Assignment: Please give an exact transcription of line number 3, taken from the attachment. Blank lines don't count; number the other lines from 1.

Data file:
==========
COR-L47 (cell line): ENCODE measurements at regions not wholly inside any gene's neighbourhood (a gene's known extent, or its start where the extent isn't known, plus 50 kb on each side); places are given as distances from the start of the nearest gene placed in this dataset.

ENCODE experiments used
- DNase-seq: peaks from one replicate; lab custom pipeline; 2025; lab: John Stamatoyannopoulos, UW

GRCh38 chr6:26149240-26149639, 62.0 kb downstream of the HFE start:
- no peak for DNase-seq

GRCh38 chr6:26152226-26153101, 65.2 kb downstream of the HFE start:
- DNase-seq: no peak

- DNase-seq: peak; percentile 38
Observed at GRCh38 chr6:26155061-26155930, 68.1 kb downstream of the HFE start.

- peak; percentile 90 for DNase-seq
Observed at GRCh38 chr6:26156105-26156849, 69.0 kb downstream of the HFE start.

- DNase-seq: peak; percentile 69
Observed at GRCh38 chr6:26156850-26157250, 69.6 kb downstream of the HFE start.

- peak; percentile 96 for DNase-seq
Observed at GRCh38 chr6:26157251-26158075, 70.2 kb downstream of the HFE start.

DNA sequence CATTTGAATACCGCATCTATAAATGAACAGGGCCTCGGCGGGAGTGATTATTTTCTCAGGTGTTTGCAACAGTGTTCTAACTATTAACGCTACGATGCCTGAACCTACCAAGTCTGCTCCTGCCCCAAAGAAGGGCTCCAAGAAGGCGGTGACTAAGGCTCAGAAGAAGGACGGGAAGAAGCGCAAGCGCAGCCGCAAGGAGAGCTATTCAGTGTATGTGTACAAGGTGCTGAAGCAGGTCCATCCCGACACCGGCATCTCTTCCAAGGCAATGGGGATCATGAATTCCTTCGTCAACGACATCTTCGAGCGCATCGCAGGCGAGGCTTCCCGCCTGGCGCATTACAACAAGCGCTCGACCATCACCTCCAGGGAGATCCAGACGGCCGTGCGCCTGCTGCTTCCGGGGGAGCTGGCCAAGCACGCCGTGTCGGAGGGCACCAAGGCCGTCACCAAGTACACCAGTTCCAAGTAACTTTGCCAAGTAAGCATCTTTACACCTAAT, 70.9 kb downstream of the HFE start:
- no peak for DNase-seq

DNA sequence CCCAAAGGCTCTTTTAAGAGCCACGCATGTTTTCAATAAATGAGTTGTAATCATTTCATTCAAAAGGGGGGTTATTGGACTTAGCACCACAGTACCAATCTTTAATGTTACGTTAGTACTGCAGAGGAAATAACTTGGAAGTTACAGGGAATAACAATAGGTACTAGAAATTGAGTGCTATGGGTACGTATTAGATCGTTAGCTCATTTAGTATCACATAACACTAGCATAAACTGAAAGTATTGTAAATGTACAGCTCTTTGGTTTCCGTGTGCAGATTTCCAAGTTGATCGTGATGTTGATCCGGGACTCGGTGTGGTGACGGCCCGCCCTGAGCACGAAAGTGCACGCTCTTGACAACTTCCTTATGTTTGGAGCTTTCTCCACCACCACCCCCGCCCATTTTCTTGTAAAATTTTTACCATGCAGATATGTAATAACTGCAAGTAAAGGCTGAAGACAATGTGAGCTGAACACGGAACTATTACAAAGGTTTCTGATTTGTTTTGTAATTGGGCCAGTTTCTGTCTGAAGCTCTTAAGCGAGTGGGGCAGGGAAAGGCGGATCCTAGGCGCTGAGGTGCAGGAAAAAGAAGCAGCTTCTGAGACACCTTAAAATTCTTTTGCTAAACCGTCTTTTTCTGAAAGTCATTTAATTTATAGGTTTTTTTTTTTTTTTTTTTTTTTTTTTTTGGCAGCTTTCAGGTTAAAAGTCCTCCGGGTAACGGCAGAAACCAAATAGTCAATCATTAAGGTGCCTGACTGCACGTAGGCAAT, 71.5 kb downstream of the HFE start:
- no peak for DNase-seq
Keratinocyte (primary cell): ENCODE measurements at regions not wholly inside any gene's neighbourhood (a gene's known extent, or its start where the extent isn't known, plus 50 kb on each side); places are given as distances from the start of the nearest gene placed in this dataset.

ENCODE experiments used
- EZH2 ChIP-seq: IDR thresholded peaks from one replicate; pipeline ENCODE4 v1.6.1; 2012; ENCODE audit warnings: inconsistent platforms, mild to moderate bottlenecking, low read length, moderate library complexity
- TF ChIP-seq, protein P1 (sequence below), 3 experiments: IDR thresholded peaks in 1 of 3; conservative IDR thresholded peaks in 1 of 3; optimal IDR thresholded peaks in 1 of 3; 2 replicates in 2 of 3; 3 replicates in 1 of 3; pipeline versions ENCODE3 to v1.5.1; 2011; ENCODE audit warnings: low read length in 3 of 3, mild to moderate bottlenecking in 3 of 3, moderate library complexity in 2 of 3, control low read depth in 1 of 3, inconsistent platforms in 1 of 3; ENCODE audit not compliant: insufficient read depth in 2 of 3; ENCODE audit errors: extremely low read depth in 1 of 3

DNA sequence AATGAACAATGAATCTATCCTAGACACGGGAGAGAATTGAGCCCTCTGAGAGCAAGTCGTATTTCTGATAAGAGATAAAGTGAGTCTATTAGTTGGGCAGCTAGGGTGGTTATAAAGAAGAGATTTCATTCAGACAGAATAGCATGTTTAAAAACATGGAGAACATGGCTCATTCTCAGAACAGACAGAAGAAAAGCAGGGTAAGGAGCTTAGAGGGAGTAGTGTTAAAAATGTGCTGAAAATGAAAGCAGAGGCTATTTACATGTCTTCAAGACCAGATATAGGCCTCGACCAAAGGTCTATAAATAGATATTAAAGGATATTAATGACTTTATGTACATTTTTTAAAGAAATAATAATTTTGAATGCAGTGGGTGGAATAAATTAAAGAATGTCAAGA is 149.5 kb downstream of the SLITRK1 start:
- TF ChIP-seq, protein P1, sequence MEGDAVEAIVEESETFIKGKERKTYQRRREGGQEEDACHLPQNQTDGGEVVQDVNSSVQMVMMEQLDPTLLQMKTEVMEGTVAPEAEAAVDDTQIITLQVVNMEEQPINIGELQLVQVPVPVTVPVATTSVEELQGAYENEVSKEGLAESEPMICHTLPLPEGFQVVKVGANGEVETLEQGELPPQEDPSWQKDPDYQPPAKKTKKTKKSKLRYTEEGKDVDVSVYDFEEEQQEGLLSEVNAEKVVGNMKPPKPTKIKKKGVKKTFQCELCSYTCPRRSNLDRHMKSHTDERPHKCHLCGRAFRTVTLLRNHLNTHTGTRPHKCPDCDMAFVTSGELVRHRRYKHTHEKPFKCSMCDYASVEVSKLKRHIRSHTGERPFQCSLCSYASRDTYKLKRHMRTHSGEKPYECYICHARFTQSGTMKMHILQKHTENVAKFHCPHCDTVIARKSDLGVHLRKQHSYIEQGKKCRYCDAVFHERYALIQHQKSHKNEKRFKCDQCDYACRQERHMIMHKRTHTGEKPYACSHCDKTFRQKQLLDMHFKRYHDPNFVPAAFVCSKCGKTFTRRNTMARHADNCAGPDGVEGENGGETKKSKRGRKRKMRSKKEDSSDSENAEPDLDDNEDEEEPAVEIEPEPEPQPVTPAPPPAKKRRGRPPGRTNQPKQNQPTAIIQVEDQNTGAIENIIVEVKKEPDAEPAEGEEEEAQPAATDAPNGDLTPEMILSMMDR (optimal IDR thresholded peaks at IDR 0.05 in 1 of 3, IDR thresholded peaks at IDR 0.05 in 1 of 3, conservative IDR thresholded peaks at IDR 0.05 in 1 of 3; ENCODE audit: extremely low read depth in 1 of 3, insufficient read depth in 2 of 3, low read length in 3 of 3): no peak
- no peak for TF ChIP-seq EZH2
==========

- DNase-seq: peaks from one replicate; lab custom pipeline; 2025; lab: John Stamatoyannopoulos, UW